On November 19, the United Nations Security Council issued a 2,730-word presidential statement on the growing terror threat focusing on the Islamic State (IS, the former names – the Islamic State of Iraq and Syria-ISIS or the Islamic State of Iraq and the Levant-ISIL) and al-Qaeda affiliates. Australian Foreign Minister Julie Bishop chaired a special meeting of the UNSC to urge strategic international approach to tackling terrorism. The statement is built on the Security Council's special summit in September which explored ways to combat citizens heading abroad to fight alongside militants in the Middle East. As Ms. Bishop put it, «ISIL and its ilk are an affront to Islam. All of us, including Muslim communities themselves, must do more to negate the violent extremist narratives of terrorists and denounce radical preachers of hate in our midst». She added that every country has an obligation to prevent terrorism. «This statement reaffirms the international community's unflinching resolve – we must starve terrorist organizations of fighters, funding and legitimacy. We must act decisively and together».
In a unanimous statement the Council stressed the need «to improve the visibility and effectiveness of the UN's role in countering the spread of violent extremist ideologies that are conducive to terrorism».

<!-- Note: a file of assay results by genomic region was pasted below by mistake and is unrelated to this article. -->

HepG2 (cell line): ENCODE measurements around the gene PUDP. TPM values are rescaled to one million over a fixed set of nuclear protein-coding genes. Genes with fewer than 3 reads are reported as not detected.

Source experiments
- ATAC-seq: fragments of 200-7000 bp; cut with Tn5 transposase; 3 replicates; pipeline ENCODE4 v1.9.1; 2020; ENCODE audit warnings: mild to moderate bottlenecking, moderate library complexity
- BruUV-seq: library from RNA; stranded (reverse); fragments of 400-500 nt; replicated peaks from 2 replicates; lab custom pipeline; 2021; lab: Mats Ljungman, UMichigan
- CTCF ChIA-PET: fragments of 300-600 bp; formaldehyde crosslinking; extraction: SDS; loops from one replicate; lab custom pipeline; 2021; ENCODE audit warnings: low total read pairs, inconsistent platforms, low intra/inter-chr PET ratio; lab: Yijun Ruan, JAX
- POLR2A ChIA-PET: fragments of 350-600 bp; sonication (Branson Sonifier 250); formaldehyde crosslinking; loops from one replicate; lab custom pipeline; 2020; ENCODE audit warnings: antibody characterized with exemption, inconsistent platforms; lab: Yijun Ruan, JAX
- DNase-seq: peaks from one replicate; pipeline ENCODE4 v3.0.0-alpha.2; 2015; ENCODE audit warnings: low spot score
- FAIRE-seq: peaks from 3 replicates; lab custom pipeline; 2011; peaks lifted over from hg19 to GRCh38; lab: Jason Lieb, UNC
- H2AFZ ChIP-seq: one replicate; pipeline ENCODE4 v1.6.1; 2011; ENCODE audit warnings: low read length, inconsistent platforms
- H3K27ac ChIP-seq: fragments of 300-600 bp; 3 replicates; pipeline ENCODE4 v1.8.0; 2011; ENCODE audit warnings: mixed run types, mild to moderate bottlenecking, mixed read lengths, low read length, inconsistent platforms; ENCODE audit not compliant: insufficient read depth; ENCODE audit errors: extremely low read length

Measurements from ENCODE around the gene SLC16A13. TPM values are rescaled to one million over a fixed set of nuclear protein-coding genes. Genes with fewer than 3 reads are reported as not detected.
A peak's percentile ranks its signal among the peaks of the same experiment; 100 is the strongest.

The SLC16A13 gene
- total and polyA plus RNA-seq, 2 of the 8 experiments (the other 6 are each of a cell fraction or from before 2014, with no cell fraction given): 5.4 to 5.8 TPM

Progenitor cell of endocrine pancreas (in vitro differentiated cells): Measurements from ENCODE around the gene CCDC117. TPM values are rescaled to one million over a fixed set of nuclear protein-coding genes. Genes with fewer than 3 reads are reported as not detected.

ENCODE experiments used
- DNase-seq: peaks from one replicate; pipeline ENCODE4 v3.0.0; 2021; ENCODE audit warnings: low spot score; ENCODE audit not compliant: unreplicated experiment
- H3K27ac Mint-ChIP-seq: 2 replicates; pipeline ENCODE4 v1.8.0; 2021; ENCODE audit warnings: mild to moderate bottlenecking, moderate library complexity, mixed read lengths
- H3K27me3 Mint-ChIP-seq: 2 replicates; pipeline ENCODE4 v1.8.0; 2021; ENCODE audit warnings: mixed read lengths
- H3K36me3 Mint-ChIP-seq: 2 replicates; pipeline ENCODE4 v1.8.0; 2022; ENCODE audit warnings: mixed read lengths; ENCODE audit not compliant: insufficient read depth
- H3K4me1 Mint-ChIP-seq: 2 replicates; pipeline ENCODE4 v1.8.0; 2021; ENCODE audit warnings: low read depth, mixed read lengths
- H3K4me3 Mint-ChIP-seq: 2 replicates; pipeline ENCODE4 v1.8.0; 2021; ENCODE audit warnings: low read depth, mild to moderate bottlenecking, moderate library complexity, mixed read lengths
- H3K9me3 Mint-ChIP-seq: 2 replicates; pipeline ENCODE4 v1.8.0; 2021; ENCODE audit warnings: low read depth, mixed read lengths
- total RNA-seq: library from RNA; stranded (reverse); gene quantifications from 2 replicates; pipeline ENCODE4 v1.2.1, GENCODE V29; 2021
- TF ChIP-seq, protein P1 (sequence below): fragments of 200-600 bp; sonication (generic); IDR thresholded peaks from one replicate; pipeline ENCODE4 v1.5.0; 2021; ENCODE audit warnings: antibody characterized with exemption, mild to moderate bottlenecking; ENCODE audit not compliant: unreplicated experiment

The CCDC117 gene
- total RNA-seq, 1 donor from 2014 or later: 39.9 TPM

True, with its ideas of the Pan-Caliphate and the export of the terrorist war onto other countries’ territories, including the U.S. and Russia, the IS has become a global problem for the world to face.
The militants of this jihadist movement have already voiced threats towards the U.S., Europe, including Vatican and Rome, the Russian Federation, China, as they are already fighting the rest of Muslim world.
The Islamic State and other radical Islamist groups have further strengthened as a result of glaring blunders committed by the US flawed Middle East policy. American anti-radicals war effort has been a total failure so far with the main US coalition partners being IS main allies initially and still supporting the radicals. Turkey, for instance, has become a jihadist highway. The recruits transit its territory going into Syria with indirect help of the Turkish government which has helped the IS network in its efforts to topple the Syrian government and destroy the Kurdish self-administration. Saudi Arabia and Qatar have promoted the jihadist course.